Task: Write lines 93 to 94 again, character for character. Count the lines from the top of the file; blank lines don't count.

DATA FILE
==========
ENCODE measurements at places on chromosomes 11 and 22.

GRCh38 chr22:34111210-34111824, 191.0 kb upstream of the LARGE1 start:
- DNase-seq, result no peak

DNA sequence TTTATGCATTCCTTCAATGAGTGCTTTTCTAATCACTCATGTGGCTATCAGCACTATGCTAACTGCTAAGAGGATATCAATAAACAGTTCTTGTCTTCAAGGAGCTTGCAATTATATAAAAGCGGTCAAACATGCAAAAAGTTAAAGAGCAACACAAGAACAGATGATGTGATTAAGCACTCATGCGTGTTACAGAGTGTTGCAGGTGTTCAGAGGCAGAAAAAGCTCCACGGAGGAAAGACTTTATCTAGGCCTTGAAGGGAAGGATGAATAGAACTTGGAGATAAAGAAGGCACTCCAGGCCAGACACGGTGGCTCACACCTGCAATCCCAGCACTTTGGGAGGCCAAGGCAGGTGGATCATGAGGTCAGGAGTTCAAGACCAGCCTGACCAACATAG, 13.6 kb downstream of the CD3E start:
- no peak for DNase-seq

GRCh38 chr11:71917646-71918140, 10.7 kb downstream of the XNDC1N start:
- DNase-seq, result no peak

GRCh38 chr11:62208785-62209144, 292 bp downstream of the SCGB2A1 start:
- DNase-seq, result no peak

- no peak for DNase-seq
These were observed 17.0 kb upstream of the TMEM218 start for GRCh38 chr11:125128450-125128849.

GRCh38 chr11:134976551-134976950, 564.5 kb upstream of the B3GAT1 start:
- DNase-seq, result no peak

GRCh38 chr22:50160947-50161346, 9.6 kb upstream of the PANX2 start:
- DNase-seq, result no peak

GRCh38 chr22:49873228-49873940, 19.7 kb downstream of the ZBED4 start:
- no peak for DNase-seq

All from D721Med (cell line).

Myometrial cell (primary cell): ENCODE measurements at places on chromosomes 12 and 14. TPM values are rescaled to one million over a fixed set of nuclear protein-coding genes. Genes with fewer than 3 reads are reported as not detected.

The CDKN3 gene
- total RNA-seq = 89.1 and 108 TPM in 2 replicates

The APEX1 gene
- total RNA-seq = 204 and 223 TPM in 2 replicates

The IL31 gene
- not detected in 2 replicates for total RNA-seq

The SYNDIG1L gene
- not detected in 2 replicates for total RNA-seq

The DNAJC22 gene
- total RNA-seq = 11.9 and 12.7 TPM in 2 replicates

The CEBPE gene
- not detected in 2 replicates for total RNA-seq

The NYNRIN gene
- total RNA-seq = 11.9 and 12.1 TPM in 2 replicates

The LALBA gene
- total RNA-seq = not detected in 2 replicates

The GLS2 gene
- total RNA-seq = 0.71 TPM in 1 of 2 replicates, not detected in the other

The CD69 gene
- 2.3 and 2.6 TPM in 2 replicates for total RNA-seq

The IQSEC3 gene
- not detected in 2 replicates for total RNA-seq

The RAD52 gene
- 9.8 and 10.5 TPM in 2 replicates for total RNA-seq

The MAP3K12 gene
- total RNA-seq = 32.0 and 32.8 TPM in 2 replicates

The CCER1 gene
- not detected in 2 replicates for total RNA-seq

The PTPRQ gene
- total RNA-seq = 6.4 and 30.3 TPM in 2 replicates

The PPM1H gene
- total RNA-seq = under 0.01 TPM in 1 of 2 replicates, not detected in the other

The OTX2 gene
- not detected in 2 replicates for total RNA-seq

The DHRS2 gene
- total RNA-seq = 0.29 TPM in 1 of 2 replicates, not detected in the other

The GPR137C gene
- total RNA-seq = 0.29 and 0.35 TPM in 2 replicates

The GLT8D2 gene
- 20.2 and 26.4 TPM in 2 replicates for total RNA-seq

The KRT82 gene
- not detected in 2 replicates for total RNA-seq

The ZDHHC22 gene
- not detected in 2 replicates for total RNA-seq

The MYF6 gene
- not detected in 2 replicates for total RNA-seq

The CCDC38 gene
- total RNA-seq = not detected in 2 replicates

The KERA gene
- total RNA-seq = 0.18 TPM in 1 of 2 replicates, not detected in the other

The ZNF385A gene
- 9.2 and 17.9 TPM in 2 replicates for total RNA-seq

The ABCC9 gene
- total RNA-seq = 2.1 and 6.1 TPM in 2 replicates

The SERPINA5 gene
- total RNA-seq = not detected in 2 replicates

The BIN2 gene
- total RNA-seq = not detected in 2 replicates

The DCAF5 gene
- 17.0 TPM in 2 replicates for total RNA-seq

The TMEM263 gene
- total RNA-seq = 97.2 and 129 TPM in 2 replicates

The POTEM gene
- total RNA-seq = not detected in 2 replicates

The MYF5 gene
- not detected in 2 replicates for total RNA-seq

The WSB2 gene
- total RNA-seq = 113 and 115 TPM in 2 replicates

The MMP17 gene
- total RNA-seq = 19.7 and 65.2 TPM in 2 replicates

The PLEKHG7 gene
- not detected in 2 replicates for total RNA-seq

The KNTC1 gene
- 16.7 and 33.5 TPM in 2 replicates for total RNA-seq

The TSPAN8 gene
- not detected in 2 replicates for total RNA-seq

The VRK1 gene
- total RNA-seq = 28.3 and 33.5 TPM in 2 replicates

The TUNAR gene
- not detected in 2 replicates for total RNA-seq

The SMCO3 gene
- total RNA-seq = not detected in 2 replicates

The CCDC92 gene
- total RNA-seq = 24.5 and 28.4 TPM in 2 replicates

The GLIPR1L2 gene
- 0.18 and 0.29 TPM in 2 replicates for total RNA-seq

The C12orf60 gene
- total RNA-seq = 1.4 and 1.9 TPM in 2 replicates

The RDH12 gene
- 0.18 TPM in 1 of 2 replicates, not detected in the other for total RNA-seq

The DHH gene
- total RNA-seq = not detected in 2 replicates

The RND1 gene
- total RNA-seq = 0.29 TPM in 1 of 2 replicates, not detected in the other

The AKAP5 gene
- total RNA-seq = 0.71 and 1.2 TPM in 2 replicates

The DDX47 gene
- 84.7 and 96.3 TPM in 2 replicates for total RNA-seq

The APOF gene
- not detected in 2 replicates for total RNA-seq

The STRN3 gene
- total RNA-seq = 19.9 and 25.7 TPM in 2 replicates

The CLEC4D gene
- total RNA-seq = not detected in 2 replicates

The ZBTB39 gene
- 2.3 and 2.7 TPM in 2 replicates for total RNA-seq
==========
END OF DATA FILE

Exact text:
- 16.7 and 33.5 TPM in 2 replicates for total RNA-seq

The TSPAN8 gene